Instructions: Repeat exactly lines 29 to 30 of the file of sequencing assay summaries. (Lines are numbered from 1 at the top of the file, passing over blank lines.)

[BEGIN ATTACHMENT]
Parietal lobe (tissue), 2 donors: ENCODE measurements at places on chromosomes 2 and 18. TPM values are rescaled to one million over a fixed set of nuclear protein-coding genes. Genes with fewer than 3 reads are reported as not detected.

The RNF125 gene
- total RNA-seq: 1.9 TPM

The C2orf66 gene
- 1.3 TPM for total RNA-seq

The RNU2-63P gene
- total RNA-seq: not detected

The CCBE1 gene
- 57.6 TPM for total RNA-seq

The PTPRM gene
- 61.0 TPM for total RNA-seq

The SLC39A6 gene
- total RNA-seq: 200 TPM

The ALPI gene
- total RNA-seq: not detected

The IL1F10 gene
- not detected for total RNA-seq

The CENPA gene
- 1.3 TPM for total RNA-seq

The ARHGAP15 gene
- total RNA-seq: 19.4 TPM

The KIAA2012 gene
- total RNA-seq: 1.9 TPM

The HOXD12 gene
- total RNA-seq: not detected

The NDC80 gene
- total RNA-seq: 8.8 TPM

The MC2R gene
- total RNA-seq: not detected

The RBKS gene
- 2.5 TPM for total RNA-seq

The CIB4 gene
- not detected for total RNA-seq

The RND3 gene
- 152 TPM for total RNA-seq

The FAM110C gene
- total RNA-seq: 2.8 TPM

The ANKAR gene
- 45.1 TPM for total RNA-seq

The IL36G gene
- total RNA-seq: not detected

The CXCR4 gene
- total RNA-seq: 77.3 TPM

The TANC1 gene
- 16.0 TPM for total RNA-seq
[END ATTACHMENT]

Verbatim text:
- total RNA-seq: not detected

The RBKS gene